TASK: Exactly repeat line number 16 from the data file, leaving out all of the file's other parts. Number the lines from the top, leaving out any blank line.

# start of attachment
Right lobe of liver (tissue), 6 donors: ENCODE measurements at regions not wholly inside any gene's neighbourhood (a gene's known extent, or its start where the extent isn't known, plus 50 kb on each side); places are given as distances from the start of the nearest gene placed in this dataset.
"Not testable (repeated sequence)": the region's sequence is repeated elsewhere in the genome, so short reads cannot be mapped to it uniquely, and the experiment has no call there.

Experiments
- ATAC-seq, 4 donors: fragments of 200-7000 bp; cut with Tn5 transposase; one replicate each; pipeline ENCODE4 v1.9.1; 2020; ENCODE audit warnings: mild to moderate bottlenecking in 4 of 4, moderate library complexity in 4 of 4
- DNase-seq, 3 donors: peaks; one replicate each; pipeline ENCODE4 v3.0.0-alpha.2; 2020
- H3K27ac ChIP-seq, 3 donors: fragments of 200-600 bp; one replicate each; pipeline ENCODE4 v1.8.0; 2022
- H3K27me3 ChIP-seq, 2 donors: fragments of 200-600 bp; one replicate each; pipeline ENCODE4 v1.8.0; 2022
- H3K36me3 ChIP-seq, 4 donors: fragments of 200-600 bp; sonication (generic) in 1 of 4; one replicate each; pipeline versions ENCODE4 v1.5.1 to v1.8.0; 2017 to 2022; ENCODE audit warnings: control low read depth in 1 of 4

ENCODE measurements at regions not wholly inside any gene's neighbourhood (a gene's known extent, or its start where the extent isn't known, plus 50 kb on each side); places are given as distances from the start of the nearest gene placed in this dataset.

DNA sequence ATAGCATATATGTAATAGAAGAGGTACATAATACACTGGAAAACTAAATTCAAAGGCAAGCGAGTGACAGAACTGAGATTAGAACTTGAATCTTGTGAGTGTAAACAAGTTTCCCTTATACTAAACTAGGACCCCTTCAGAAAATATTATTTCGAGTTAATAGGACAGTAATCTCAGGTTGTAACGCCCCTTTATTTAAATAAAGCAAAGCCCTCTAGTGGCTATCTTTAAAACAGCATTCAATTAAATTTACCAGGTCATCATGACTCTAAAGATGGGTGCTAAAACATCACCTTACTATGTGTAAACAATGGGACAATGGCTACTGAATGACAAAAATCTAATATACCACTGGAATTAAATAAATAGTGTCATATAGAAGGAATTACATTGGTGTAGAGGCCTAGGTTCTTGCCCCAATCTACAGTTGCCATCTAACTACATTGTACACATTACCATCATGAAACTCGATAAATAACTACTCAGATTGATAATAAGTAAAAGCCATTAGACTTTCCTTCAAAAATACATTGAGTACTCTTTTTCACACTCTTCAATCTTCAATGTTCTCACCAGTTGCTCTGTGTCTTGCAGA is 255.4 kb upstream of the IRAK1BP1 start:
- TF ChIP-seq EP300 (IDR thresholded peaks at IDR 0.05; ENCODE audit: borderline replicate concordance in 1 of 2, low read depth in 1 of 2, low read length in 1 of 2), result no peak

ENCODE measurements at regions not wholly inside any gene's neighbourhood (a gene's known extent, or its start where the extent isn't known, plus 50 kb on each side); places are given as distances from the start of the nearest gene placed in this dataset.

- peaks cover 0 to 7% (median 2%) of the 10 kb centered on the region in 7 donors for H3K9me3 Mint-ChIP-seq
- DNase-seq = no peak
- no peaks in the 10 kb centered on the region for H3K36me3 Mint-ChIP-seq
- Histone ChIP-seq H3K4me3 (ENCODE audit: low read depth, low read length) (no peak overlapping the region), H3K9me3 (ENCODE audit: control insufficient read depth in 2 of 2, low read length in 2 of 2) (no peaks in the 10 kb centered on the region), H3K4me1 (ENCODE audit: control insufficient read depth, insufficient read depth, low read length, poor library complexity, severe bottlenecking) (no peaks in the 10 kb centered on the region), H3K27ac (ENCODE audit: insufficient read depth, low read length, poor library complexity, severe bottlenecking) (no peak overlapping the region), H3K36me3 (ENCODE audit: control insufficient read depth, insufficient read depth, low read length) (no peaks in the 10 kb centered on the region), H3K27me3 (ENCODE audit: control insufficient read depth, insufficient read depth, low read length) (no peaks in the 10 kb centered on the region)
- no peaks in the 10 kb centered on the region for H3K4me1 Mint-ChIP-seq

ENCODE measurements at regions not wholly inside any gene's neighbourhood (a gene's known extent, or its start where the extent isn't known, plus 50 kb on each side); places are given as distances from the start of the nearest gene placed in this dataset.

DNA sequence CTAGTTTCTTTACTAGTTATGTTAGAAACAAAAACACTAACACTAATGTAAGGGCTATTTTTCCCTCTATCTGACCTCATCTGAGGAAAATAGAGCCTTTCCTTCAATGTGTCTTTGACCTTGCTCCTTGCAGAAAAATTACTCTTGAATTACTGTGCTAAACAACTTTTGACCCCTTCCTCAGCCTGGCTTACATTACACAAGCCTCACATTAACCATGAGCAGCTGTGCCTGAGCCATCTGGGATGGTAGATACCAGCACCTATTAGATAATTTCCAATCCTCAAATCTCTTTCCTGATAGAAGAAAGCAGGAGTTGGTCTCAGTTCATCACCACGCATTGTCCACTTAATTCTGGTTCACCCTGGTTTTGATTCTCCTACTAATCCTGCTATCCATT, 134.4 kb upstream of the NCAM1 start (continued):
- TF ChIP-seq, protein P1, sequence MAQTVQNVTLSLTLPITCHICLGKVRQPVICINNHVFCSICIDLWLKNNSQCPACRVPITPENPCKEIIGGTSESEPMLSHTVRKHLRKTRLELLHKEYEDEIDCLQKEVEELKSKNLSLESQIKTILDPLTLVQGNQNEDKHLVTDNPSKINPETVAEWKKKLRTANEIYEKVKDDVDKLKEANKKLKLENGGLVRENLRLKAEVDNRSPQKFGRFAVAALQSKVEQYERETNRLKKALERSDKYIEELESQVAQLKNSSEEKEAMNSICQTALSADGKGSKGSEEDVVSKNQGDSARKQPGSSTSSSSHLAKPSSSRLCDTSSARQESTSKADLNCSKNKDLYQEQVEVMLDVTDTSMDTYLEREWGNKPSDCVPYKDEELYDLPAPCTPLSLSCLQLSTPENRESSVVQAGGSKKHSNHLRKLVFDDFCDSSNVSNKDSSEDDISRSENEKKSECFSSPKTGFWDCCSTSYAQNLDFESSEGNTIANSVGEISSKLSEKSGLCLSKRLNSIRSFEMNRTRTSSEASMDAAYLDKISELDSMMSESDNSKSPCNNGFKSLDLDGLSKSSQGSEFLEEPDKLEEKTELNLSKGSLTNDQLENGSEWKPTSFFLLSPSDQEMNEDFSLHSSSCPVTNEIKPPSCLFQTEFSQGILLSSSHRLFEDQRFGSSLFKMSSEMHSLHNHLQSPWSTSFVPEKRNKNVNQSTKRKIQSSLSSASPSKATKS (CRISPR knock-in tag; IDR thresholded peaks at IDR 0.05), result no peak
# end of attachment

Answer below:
- Histone ChIP-seq H3K4me3 (ENCODE audit: low read depth, low read length) (no peak overlapping the region), H3K9me3 (ENCODE audit: control insufficient read depth in 2 of 2, low read length in 2 of 2) (no peaks in the 10 kb centered on the region), H3K4me1 (ENCODE audit: control insufficient read depth, insufficient read depth, low read length, poor library complexity, severe bottlenecking) (no peaks in the 10 kb centered on the region), H3K27ac (ENCODE audit: insufficient read depth, low read length, poor library complexity, severe bottlenecking) (no peak overlapping the region), H3K36me3 (ENCODE audit: control insufficient read depth, insufficient read depth, low read length) (no peaks in the 10 kb centered on the region), H3K27me3 (ENCODE audit: control insufficient read depth, insufficient read depth, low read length) (no peaks in the 10 kb centered on the region)